Political Activist And Former Councilman Sala Udin Seeks Presidential Pardon
August 28, 1963--Sala Udin stood amongst the crowd in the sweltering August sun, waiting for Martin Luther King Jr. to take the podium at the March on Washington. Little did he know that he would soon witness one of the most iconic speeches in the history of the United States. King's 'I Have a Dream' speech instantly resonated with Udin.
"That speech is what made me say, 'I want to join his army. I want to be with him.'" That, Udin says, is when he knew he become a Freedom Fighter at the height of the Civil Rights dispute.
Aware of the dangers associated with being a Civil Rights Activist during this time period, Udin says he took steps to ensure his safety by traveling with a weapon. On a trip from Mississippi to Pennsylvania, he was pulled over by a state trooper in Kentucky, charged with transporting a gun across state lines, and sentenced to five years in prison. After serving seven months, he was released on parole.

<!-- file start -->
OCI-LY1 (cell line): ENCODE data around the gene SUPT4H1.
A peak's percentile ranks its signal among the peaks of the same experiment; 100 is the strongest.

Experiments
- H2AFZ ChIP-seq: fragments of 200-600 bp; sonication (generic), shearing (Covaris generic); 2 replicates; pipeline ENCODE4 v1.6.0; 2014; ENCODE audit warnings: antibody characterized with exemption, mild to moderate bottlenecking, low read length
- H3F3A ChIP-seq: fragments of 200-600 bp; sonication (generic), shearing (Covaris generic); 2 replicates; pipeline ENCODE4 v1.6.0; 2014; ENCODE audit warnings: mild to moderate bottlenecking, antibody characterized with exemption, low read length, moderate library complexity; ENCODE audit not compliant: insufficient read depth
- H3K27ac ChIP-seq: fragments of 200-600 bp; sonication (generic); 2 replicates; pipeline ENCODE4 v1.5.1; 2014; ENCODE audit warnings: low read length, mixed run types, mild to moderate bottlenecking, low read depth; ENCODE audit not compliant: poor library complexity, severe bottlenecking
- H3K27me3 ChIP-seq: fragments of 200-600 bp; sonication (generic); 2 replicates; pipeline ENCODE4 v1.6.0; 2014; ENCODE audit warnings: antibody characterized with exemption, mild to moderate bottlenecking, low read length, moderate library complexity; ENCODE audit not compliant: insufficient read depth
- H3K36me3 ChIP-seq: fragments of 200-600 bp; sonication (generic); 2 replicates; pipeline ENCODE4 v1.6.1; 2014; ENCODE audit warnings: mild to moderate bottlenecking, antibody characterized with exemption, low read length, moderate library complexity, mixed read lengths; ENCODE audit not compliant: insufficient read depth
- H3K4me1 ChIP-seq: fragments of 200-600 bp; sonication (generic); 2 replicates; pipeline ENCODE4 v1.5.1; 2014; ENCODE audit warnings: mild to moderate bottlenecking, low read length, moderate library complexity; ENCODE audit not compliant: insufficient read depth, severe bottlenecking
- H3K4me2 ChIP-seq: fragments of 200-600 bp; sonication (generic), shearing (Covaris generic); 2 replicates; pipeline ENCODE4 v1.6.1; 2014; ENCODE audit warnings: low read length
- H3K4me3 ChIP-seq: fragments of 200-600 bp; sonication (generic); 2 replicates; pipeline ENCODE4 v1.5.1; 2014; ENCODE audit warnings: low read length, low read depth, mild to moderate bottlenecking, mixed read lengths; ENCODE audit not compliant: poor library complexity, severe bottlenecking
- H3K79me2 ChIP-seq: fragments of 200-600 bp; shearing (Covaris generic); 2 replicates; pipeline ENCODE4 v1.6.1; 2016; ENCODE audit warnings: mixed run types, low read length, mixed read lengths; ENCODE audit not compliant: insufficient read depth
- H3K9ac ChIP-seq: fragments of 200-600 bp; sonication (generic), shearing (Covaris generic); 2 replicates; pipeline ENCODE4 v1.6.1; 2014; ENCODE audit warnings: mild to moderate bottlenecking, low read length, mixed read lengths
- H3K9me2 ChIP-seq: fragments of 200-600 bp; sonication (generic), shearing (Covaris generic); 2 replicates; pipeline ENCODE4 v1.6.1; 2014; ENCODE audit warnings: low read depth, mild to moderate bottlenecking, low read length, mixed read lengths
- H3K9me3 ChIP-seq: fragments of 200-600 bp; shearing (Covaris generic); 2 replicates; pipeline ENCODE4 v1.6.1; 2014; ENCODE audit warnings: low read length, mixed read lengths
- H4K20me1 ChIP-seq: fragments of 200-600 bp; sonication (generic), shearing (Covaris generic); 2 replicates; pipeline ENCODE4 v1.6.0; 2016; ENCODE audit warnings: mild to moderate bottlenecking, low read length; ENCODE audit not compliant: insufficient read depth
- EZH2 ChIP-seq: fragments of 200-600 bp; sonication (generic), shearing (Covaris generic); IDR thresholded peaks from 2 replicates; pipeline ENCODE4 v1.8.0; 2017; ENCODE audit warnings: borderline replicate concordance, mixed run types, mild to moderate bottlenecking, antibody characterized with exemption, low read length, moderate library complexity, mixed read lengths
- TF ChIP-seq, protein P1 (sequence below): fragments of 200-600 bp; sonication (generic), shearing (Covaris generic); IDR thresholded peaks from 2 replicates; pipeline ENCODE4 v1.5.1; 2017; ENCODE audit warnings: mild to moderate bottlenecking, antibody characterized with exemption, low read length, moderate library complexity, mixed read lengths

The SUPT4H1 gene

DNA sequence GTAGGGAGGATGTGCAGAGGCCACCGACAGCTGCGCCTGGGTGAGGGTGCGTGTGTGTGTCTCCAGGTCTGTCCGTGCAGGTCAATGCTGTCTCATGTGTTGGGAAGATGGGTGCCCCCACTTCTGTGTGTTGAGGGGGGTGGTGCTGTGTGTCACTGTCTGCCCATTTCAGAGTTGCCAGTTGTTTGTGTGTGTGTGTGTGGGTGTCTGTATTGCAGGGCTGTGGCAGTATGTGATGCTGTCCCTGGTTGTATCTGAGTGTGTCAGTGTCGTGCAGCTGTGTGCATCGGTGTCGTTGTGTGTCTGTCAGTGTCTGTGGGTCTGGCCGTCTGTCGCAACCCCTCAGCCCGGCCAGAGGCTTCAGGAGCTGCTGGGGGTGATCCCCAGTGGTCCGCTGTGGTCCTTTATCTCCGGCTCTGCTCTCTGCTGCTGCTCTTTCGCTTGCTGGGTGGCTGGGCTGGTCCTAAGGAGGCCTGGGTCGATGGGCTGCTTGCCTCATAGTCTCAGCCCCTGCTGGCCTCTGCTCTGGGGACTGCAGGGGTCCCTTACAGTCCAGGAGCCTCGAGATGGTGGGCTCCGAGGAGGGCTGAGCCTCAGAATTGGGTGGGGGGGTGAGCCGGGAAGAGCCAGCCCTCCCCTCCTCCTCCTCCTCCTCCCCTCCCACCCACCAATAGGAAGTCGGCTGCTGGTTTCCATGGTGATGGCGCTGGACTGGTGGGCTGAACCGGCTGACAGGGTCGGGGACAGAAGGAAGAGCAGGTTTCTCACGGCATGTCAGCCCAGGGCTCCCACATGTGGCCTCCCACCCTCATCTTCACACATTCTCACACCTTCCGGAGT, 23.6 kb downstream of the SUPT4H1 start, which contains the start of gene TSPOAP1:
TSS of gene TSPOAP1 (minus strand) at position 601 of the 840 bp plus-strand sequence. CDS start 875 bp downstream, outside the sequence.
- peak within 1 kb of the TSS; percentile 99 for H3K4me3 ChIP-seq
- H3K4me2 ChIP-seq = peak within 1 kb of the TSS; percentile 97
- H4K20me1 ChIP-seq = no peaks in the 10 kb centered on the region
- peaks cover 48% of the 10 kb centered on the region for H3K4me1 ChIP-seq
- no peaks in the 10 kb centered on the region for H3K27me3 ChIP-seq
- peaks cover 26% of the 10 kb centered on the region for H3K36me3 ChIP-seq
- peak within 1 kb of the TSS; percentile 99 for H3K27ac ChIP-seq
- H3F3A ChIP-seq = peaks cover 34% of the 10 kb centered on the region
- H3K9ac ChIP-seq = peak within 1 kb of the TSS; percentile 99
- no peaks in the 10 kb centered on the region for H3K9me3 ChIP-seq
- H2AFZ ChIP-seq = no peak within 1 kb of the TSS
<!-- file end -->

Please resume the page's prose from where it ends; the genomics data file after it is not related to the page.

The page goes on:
With a permanent scar on his record, he describes the charges as a cloud above his head and believes only a pardon from the President will clear it. After going through the extensive process of applying for a Presidential pardon in 2012, Udin now waits for his request to be reviewed.
And if Obama declines his pardon request?
"Fine," Udin said. "I'm okay. My life is not teetering on the verge of this pardon decision."
Needless to say, Udin plans to continue dedicating his life to the service of others, especially in his home neighborhood of the Hill District.
"With or without the pardon, I'll continue to do what I have been doing and feel very good about my life."
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